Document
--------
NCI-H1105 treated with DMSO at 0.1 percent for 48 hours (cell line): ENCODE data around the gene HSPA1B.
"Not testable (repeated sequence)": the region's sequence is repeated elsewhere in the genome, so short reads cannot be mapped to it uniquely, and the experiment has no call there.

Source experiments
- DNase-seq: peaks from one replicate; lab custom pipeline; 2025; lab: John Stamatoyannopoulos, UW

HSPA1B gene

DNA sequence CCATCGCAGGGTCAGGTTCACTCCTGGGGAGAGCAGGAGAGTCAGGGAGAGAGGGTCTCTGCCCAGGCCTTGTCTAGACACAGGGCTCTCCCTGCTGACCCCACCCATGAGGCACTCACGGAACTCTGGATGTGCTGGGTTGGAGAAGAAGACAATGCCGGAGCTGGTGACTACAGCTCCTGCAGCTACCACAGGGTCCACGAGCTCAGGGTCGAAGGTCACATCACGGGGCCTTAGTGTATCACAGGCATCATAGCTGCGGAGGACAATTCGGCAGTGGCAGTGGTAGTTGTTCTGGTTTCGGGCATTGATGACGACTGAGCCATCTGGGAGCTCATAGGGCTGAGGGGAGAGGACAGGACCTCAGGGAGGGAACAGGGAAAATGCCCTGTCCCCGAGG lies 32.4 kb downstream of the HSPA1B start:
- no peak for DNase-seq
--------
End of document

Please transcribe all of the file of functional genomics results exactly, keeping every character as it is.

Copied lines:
NCI-H1105 treated with DMSO at 0.1 percent for 48 hours (cell line): ENCODE data around the gene HSPA1B.
"Not testable (repeated sequence)": the region's sequence is repeated elsewhere in the genome, so short reads cannot be mapped to it uniquely, and the experiment has no call there.

Source experiments
- DNase-seq: peaks from one replicate; lab custom pipeline; 2025; lab: John Stamatoyannopoulos, UW

HSPA1B gene

DNA sequence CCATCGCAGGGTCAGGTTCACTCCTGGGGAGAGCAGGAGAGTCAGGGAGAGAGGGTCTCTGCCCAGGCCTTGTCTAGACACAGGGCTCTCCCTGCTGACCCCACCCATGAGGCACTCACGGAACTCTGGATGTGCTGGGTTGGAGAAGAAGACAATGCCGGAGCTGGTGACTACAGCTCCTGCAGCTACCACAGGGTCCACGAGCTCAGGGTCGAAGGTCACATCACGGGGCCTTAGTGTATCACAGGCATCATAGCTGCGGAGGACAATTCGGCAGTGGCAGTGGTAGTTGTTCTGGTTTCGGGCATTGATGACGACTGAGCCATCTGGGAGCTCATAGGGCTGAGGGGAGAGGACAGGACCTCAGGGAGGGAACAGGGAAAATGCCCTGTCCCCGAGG lies 32.4 kb downstream of the HSPA1B start:
- no peak for DNase-seq